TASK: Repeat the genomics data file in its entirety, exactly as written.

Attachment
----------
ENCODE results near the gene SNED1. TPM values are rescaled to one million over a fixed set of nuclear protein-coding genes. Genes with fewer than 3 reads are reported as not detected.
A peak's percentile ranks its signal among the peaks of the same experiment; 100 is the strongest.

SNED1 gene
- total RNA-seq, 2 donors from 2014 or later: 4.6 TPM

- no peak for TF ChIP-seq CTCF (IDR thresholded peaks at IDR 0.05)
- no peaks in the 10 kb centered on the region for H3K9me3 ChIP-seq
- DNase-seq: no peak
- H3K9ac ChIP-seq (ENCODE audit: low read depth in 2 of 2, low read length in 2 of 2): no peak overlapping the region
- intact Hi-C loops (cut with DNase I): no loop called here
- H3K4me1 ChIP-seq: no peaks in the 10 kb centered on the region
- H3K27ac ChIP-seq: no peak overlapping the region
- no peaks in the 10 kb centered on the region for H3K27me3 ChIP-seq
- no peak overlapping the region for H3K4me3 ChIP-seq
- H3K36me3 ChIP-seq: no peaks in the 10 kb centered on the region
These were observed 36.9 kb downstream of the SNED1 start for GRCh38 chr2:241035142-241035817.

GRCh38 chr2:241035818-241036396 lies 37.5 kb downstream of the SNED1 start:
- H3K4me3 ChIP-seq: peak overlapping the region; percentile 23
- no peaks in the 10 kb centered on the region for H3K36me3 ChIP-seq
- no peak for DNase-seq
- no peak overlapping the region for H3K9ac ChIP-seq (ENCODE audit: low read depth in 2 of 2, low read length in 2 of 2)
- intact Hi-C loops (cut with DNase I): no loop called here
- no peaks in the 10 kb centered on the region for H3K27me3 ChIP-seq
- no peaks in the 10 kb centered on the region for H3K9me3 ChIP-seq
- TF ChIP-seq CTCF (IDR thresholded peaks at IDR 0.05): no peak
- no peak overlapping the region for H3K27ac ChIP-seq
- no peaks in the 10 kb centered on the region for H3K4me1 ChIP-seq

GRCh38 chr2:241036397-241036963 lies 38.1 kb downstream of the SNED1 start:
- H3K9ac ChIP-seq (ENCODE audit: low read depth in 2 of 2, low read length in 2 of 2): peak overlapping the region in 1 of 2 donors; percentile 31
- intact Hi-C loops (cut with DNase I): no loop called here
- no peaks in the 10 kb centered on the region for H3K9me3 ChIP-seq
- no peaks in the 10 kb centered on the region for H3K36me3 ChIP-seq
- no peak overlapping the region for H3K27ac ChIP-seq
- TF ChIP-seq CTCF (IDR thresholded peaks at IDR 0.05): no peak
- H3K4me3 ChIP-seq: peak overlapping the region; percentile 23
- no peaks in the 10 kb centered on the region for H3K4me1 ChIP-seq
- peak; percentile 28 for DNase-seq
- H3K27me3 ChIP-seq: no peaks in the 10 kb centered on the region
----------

ENCODE results near the gene SNED1. TPM values are rescaled to one million over a fixed set of nuclear protein-coding genes. Genes with fewer than 3 reads are reported as not detected.
A peak's percentile ranks its signal among the peaks of the same experiment; 100 is the strongest.

SNED1 gene
- total RNA-seq, 2 donors from 2014 or later: 4.6 TPM

- no peak for TF ChIP-seq CTCF (IDR thresholded peaks at IDR 0.05)
- no peaks in the 10 kb centered on the region for H3K9me3 ChIP-seq
- DNase-seq: no peak
- H3K9ac ChIP-seq (ENCODE audit: low read depth in 2 of 2, low read length in 2 of 2): no peak overlapping the region
- intact Hi-C loops (cut with DNase I): no loop called here
- H3K4me1 ChIP-seq: no peaks in the 10 kb centered on the region
- H3K27ac ChIP-seq: no peak overlapping the region
- no peaks in the 10 kb centered on the region for H3K27me3 ChIP-seq
- no peak overlapping the region for H3K4me3 ChIP-seq
- H3K36me3 ChIP-seq: no peaks in the 10 kb centered on the region
These were observed 36.9 kb downstream of the SNED1 start for GRCh38 chr2:241035142-241035817.

GRCh38 chr2:241035818-241036396 lies 37.5 kb downstream of the SNED1 start:
- H3K4me3 ChIP-seq: peak overlapping the region; percentile 23
- no peaks in the 10 kb centered on the region for H3K36me3 ChIP-seq
- no peak for DNase-seq
- no peak overlapping the region for H3K9ac ChIP-seq (ENCODE audit: low read depth in 2 of 2, low read length in 2 of 2)
- intact Hi-C loops (cut with DNase I): no loop called here
- no peaks in the 10 kb centered on the region for H3K27me3 ChIP-seq
- no peaks in the 10 kb centered on the region for H3K9me3 ChIP-seq
- TF ChIP-seq CTCF (IDR thresholded peaks at IDR 0.05): no peak
- no peak overlapping the region for H3K27ac ChIP-seq
- no peaks in the 10 kb centered on the region for H3K4me1 ChIP-seq

GRCh38 chr2:241036397-241036963 lies 38.1 kb downstream of the SNED1 start:
- H3K9ac ChIP-seq (ENCODE audit: low read depth in 2 of 2, low read length in 2 of 2): peak overlapping the region in 1 of 2 donors; percentile 31
- intact Hi-C loops (cut with DNase I): no loop called here
- no peaks in the 10 kb centered on the region for H3K9me3 ChIP-seq
- no peaks in the 10 kb centered on the region for H3K36me3 ChIP-seq
- no peak overlapping the region for H3K27ac ChIP-seq
- TF ChIP-seq CTCF (IDR thresholded peaks at IDR 0.05): no peak
- H3K4me3 ChIP-seq: peak overlapping the region; percentile 23
- no peaks in the 10 kb centered on the region for H3K4me1 ChIP-seq
- peak; percentile 28 for DNase-seq
- H3K27me3 ChIP-seq: no peaks in the 10 kb centered on the region